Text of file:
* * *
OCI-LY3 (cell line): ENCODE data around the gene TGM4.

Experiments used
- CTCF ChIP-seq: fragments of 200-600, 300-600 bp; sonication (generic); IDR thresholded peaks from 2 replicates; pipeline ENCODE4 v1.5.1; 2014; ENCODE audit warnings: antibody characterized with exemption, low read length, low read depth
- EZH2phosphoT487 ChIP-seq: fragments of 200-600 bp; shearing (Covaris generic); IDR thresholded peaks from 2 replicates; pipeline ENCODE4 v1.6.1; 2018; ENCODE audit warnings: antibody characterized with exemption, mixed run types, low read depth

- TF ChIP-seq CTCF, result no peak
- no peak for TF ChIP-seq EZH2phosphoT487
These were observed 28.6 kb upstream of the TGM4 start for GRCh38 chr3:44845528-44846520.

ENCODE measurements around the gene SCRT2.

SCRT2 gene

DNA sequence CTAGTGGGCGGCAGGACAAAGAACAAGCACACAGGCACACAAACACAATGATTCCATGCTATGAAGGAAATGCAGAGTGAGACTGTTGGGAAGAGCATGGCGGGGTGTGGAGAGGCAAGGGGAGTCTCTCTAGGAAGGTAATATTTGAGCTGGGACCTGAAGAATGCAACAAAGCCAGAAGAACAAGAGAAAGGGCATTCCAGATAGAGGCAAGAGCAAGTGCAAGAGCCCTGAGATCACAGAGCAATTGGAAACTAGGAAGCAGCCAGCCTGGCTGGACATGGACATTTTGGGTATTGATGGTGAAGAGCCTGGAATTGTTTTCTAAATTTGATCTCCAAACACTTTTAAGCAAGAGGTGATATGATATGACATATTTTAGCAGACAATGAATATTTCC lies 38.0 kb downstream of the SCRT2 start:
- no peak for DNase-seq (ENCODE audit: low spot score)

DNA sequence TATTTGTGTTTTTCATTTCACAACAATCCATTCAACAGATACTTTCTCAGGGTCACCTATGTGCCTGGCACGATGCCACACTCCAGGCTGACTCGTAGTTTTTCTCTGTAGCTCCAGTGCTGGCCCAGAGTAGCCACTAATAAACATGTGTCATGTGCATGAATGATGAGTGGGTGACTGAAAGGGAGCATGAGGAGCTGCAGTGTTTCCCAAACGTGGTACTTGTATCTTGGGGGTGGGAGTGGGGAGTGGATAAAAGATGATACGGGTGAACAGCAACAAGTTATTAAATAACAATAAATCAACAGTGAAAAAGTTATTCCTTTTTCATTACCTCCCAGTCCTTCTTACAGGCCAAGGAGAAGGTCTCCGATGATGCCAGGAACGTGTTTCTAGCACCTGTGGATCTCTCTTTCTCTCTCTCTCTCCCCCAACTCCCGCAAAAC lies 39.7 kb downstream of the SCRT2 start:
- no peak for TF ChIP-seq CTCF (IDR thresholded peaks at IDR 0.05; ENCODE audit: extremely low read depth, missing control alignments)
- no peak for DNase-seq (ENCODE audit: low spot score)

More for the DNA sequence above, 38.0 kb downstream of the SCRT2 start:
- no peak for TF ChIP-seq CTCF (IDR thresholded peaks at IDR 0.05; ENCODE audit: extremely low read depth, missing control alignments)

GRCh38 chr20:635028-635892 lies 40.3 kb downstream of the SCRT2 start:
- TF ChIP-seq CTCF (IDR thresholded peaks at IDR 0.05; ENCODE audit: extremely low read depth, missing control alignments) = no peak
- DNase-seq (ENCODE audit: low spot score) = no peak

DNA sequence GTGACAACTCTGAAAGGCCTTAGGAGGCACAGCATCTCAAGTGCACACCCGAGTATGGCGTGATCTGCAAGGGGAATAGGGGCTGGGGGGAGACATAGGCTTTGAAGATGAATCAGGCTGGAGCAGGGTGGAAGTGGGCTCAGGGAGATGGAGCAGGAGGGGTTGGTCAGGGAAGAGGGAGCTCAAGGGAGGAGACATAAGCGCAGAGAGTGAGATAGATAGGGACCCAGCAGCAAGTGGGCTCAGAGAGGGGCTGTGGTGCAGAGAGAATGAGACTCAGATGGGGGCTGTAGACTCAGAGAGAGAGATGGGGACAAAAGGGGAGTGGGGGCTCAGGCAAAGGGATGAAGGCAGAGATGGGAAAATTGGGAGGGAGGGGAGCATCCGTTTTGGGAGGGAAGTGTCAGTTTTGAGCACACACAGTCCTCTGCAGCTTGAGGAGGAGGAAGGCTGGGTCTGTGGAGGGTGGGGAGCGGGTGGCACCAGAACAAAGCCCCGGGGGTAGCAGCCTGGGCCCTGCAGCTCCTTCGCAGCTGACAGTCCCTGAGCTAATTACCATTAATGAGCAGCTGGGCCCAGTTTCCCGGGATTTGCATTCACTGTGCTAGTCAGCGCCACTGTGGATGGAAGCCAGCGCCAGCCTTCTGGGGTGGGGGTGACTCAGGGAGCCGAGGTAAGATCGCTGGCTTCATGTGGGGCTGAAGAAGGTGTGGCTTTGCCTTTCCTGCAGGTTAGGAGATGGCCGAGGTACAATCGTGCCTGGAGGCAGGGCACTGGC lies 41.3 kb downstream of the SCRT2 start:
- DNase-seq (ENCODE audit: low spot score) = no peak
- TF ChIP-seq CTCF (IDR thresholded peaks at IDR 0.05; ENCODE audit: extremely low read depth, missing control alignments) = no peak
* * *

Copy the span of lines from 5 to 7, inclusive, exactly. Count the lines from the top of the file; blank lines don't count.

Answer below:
- TF ChIP-seq CTCF, result no peak
- no peak for TF ChIP-seq EZH2phosphoT487
These were observed 28.6 kb upstream of the TGM4 start for GRCh38 chr3:44845528-44846520.